Influential Tory backbencher Robert Halfon, who has gathered 50 MPs’ signatures in a letter to the chancellor demanding a cut in fuel duty rates, agreed that action was needed immediately to mitigate the impact of spiralling prices.
Mr Halfon told The Independent that voters are “living in fear” as they see eye-watering rises in the cost of everything from gas and electricity to council tax, filling their cars, TV subscriptions and the weekly shop.
“I always get letters and emails from people who are not happy about one issue or another,” he said. “The big difference now is that people are absolutely terrified because of the bills they are getting.
“People are living in genuine fear. If we are not careful we could go back into a de facto lockdown because people won’t be able to afford to take their kids to school, they won’t be able to afford to go to work, they won’t be able to afford to go out to see friends.”
War in Ukraine has fuelled an inflationary spiral already under way as a result of supply chain disruption and shortages of labour and commodities in the wake of the Covid pandemic, as well as – in the UK – the impact of Brexit red tape.
An average £700 rise in domestic gas and electricity bills in April is now expected to be followed by a further hike of as much as £1,000 in the autumn, bringing typical annual charges close to £3,000.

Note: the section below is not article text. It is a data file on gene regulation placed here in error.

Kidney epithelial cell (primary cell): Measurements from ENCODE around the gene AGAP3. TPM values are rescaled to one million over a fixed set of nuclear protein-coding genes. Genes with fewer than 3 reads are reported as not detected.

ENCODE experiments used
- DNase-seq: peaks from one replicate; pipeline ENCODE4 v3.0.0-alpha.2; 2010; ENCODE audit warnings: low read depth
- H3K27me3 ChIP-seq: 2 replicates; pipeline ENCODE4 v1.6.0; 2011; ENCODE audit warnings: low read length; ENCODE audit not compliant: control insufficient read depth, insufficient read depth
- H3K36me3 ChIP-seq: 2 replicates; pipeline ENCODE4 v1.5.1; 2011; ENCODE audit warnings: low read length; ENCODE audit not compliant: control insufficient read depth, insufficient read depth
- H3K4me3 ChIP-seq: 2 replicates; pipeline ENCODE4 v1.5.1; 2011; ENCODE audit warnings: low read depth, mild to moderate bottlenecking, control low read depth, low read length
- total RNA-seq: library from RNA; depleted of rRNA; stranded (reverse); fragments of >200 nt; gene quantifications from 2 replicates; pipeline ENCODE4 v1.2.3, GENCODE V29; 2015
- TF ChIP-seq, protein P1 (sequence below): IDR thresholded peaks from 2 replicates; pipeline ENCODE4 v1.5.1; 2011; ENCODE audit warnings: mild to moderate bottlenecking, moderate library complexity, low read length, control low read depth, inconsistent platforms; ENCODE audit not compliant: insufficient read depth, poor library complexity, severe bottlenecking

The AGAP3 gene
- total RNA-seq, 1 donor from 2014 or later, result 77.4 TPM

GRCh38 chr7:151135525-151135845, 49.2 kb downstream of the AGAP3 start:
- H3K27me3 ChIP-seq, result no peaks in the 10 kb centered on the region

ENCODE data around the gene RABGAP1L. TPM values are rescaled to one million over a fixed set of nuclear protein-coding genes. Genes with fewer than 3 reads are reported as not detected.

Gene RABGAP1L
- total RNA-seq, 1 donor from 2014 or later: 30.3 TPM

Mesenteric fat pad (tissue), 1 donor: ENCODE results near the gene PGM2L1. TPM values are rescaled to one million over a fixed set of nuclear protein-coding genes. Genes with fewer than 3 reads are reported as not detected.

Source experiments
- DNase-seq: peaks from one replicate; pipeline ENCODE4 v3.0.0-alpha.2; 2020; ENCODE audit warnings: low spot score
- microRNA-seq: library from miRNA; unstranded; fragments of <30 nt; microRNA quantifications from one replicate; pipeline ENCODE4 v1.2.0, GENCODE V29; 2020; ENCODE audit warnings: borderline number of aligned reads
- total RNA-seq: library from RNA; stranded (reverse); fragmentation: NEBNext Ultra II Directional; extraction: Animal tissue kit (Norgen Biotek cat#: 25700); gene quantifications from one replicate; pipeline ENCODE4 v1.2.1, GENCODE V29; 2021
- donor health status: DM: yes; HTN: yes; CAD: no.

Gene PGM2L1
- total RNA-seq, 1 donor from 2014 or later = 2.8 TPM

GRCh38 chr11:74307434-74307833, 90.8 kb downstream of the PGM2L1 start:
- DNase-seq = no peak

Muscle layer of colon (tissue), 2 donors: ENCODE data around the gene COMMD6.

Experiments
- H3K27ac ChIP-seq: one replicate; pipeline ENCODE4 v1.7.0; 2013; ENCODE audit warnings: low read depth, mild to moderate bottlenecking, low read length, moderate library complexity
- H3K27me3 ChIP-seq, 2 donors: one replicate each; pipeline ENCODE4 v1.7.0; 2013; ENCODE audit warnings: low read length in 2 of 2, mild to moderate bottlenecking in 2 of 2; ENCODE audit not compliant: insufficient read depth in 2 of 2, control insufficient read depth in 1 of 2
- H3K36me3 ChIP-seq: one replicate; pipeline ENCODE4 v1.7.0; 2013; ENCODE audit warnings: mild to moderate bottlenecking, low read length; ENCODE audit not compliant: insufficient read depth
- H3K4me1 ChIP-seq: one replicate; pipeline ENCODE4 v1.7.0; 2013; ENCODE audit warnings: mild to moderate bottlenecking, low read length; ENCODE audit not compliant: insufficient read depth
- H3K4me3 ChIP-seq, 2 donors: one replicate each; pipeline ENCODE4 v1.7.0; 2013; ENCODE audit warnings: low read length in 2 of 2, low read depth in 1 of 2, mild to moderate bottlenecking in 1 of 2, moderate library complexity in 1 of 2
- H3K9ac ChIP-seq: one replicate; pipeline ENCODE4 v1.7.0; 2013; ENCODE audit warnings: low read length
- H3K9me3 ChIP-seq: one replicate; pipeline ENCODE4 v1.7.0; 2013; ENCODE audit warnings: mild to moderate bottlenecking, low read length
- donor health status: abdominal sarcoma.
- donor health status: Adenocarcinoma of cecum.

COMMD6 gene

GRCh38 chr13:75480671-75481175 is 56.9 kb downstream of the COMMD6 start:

Already above 5 per cent, there were warnings this week from the Bank of England that the crucial Consumer Prices Index (CPI) measure of inflation could reach double figures for the first time in 40 years, at a time when the cost of borrowing is also rising.
And Ms O’Grady said that ordinary working families were bearing the brunt of the crisis.
“Over the last 14 years we have had the longest squeeze on wages for 200 years,” she said. “We are now seeing energy bills rising at 14 times the pace of wages.
“Working families have sacrificed through the crash, through austerity, through the pandemic. We are absolutely determined that working people are not going to pay the price yet again.”
Immediate measures the chancellor could announce on Wednesday to alleviate financial woes include a £10 national minimum wage and a pay rise for public sector workers to match or beat inflation, she said. And she called on ministers to convene talks between unions and bosses in key sectors like social care to thrash out a fair reward for long-underpaid staff.
“This is a really important moment, the moment of truth for this government,” said Ms O’Grady.
“We’ve heard the rhetoric, let’s see what you are actually going to do. If you really believe in levelling up, if you really believe in a high-wage economy, the time for action is now.”
CBI director general Tony Danker said Mr Sunak must put green energy and insulation at the heart of any support package, to drive investment and growth in the key sectors needed to end the UK’s reliance on fossil fuels.
“The time for action is now to not only mitigate as best we can, but also set the UK on a higher trajectory of economic growth,” said Mr Danker.
“The chancellor may have wanted to delay taking decisive moves on the economy but that no longer makes sense.
“This is a chance for the Chancellor to signal that the UK can continue to grow independent of Putin’s actions.
“We need to now go full throttle in pursuit of green growth. It was always good for humanity but it’s now essential for national security. It’s also the greatest economic opportunity for businesses to thrive and to level up the United Kingdom.”